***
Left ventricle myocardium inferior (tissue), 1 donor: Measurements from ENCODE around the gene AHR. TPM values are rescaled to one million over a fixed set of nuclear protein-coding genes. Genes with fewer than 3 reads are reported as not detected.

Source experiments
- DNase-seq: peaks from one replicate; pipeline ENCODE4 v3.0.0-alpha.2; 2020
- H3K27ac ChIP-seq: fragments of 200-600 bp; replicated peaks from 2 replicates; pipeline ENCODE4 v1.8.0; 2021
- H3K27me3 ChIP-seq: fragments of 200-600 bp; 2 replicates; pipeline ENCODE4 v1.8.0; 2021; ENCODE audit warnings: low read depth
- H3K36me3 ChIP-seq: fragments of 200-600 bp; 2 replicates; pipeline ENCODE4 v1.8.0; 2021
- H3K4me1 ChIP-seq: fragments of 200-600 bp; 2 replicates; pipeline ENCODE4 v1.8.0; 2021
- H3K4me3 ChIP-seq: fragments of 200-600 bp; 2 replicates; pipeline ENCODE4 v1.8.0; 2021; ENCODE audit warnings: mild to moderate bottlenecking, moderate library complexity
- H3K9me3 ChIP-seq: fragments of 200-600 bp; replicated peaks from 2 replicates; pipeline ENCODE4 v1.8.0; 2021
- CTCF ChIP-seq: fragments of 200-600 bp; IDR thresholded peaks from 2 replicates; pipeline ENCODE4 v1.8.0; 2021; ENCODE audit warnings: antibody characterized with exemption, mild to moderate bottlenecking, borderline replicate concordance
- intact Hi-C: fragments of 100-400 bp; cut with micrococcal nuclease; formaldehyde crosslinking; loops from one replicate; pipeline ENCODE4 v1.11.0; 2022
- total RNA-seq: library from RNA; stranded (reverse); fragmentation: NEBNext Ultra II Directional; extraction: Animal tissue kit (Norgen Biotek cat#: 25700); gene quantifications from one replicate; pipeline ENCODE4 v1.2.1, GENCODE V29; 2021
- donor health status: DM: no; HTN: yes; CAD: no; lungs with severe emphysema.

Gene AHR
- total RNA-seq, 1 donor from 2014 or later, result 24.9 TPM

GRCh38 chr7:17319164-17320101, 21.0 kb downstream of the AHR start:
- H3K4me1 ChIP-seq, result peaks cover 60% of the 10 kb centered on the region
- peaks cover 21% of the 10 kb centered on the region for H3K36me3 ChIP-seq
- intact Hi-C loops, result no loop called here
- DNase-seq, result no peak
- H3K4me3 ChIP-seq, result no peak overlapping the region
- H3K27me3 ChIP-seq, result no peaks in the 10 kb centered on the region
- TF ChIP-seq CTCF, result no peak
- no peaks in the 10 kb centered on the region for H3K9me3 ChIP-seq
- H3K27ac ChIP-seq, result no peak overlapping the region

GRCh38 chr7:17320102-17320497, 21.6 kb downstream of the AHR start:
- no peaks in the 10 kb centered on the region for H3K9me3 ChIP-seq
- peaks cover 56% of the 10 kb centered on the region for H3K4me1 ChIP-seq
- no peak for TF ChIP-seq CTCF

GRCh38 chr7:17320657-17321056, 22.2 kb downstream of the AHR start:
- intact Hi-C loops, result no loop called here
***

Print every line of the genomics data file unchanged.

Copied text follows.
Left ventricle myocardium inferior (tissue), 1 donor: Measurements from ENCODE around the gene AHR. TPM values are rescaled to one million over a fixed set of nuclear protein-coding genes. Genes with fewer than 3 reads are reported as not detected.

Source experiments
- DNase-seq: peaks from one replicate; pipeline ENCODE4 v3.0.0-alpha.2; 2020
- H3K27ac ChIP-seq: fragments of 200-600 bp; replicated peaks from 2 replicates; pipeline ENCODE4 v1.8.0; 2021
- H3K27me3 ChIP-seq: fragments of 200-600 bp; 2 replicates; pipeline ENCODE4 v1.8.0; 2021; ENCODE audit warnings: low read depth
- H3K36me3 ChIP-seq: fragments of 200-600 bp; 2 replicates; pipeline ENCODE4 v1.8.0; 2021
- H3K4me1 ChIP-seq: fragments of 200-600 bp; 2 replicates; pipeline ENCODE4 v1.8.0; 2021
- H3K4me3 ChIP-seq: fragments of 200-600 bp; 2 replicates; pipeline ENCODE4 v1.8.0; 2021; ENCODE audit warnings: mild to moderate bottlenecking, moderate library complexity
- H3K9me3 ChIP-seq: fragments of 200-600 bp; replicated peaks from 2 replicates; pipeline ENCODE4 v1.8.0; 2021
- CTCF ChIP-seq: fragments of 200-600 bp; IDR thresholded peaks from 2 replicates; pipeline ENCODE4 v1.8.0; 2021; ENCODE audit warnings: antibody characterized with exemption, mild to moderate bottlenecking, borderline replicate concordance
- intact Hi-C: fragments of 100-400 bp; cut with micrococcal nuclease; formaldehyde crosslinking; loops from one replicate; pipeline ENCODE4 v1.11.0; 2022
- total RNA-seq: library from RNA; stranded (reverse); fragmentation: NEBNext Ultra II Directional; extraction: Animal tissue kit (Norgen Biotek cat#: 25700); gene quantifications from one replicate; pipeline ENCODE4 v1.2.1, GENCODE V29; 2021
- donor health status: DM: no; HTN: yes; CAD: no; lungs with severe emphysema.

Gene AHR
- total RNA-seq, 1 donor from 2014 or later, result 24.9 TPM

GRCh38 chr7:17319164-17320101, 21.0 kb downstream of the AHR start:
- H3K4me1 ChIP-seq, result peaks cover 60% of the 10 kb centered on the region
- peaks cover 21% of the 10 kb centered on the region for H3K36me3 ChIP-seq
- intact Hi-C loops, result no loop called here
- DNase-seq, result no peak
- H3K4me3 ChIP-seq, result no peak overlapping the region
- H3K27me3 ChIP-seq, result no peaks in the 10 kb centered on the region
- TF ChIP-seq CTCF, result no peak
- no peaks in the 10 kb centered on the region for H3K9me3 ChIP-seq
- H3K27ac ChIP-seq, result no peak overlapping the region

GRCh38 chr7:17320102-17320497, 21.6 kb downstream of the AHR start:
- no peaks in the 10 kb centered on the region for H3K9me3 ChIP-seq
- peaks cover 56% of the 10 kb centered on the region for H3K4me1 ChIP-seq
- no peak for TF ChIP-seq CTCF

GRCh38 chr7:17320657-17321056, 22.2 kb downstream of the AHR start:
- intact Hi-C loops, result no loop called here